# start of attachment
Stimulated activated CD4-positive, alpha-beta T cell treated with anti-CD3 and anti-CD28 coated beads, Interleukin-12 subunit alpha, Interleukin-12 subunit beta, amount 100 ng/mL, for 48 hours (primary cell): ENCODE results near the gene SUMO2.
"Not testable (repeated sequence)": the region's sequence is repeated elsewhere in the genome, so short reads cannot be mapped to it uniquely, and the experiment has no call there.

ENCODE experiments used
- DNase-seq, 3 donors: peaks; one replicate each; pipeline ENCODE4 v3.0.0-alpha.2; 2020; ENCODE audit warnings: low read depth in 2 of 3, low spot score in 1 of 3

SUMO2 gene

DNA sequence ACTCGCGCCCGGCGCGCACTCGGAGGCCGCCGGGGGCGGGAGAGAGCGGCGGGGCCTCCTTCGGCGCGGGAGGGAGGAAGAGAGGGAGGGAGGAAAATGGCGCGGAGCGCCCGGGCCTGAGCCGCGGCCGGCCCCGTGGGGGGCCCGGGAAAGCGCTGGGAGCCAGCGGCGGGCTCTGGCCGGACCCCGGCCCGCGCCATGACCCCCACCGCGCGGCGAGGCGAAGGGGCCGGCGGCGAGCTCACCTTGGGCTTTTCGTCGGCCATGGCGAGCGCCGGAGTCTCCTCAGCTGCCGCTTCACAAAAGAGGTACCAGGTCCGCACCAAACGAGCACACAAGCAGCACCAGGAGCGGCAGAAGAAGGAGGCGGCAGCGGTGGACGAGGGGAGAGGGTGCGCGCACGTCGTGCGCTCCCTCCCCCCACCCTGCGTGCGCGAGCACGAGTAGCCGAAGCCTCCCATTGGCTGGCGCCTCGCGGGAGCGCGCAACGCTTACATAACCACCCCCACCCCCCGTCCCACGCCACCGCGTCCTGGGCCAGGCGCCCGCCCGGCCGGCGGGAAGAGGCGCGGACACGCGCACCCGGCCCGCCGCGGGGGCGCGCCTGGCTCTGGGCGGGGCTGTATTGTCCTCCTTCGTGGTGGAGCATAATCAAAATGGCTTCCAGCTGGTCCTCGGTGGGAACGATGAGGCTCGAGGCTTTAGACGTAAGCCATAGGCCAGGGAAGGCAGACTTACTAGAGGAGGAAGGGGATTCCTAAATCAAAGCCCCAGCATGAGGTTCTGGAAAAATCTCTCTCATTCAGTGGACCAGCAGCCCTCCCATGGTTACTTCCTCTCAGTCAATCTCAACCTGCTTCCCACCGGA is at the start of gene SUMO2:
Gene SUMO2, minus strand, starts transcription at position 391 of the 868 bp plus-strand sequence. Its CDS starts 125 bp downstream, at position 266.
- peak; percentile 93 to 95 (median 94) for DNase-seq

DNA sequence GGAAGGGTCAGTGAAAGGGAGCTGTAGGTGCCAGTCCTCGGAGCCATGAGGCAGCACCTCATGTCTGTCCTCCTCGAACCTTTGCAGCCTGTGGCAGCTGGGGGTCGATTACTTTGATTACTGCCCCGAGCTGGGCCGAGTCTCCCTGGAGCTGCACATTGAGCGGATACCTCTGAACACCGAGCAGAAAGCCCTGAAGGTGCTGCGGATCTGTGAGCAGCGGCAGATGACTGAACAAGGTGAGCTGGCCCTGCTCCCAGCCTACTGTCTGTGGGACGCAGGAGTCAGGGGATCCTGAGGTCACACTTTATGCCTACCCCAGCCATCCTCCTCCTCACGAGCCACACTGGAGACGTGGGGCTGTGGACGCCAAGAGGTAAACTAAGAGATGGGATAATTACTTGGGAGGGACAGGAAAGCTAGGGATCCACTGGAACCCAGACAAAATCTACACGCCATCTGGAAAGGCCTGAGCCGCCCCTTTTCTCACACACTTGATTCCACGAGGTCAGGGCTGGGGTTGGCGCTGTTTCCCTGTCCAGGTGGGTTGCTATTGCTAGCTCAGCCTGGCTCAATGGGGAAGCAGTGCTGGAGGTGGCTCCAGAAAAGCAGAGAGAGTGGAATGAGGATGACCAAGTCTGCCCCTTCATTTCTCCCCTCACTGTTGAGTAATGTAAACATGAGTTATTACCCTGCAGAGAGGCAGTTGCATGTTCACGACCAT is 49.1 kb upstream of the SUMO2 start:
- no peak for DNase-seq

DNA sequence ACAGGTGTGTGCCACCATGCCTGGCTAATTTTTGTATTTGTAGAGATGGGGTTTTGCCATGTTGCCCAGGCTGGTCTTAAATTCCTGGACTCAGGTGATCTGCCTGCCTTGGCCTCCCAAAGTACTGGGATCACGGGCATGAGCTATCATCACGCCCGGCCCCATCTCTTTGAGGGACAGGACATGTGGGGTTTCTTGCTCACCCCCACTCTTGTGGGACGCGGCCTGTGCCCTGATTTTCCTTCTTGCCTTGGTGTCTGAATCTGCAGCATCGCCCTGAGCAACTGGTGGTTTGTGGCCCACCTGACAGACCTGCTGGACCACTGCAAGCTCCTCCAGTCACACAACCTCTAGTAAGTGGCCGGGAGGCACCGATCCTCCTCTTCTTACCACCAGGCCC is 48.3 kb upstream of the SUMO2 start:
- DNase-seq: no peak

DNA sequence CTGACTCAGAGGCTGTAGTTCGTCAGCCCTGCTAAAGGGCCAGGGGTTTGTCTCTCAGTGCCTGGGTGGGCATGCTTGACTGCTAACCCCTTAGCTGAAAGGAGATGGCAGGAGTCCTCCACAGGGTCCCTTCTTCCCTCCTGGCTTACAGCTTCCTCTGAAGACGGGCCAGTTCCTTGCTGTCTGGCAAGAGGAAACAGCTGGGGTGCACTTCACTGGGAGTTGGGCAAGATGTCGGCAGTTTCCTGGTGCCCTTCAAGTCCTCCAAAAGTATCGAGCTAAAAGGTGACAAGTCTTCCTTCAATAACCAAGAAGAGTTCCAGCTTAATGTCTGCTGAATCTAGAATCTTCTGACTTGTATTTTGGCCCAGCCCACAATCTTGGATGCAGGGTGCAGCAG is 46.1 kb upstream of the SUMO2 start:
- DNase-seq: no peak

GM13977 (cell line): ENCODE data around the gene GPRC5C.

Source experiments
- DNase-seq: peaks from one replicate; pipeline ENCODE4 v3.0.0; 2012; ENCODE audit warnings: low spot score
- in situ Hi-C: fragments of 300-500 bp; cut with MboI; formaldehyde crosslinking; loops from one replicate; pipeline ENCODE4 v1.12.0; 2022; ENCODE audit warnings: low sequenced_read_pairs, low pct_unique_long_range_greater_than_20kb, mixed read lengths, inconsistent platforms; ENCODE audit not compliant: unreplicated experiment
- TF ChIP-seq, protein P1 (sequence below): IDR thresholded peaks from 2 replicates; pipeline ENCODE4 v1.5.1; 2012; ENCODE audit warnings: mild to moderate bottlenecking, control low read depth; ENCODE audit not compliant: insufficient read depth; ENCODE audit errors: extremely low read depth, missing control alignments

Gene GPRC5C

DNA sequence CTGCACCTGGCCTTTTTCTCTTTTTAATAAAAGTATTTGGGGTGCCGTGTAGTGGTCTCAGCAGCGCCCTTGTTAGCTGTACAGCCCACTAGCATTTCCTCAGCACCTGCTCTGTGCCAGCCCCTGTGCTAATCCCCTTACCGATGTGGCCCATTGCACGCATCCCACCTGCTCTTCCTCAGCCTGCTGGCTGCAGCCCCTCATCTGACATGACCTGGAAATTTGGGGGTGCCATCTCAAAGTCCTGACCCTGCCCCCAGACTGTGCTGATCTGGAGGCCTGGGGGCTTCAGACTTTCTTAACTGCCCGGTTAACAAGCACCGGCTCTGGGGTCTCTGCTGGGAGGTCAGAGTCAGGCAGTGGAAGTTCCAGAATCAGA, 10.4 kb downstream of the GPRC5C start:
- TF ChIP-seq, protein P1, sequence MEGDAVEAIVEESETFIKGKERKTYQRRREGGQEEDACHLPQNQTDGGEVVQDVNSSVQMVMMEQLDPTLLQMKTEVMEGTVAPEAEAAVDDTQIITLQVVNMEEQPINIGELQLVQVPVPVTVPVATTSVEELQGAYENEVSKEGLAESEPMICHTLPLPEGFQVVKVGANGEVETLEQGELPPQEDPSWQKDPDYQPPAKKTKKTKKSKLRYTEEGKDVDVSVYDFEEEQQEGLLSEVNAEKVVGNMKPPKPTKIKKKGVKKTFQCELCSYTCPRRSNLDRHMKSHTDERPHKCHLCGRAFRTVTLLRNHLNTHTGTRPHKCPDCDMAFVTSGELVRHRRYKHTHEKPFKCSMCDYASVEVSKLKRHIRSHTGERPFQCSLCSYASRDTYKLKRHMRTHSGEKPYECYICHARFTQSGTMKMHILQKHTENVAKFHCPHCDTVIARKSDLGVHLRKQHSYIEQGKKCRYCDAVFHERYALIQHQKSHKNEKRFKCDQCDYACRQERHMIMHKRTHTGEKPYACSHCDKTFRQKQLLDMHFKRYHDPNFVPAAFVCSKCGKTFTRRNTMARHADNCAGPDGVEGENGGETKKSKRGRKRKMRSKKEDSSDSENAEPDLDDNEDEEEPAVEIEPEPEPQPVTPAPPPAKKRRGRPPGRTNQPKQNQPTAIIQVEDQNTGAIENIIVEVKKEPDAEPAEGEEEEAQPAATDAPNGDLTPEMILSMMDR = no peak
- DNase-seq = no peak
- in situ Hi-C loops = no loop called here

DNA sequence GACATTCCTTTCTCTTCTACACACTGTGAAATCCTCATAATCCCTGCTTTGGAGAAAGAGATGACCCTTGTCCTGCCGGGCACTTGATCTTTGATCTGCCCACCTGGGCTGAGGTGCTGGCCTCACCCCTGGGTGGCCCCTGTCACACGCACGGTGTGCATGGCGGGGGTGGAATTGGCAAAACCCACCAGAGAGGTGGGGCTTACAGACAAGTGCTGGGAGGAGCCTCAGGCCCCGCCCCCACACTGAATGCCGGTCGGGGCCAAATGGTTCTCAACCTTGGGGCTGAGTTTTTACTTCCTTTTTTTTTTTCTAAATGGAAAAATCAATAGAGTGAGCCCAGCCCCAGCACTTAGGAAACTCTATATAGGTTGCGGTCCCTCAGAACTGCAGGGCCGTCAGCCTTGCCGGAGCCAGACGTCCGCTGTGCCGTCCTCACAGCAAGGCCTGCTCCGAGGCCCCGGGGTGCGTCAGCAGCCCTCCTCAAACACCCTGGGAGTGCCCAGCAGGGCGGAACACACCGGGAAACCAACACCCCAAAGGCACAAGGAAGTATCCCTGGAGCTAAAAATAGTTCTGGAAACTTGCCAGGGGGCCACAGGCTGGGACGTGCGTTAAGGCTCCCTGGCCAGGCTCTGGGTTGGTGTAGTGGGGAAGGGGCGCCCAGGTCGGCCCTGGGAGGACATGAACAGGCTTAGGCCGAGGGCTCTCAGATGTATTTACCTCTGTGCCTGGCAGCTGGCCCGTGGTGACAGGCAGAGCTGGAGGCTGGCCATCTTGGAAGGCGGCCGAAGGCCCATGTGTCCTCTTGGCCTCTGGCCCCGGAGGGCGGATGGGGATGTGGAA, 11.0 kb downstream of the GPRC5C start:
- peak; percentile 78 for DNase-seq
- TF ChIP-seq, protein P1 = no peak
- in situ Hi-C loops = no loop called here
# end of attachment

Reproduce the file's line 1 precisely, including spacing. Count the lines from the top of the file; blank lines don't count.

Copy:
Stimulated activated CD4-positive, alpha-beta T cell treated with anti-CD3 and anti-CD28 coated beads, Interleukin-12 subunit alpha, Interleukin-12 subunit beta, amount 100 ng/mL, for 48 hours (primary cell): ENCODE results near the gene SUMO2.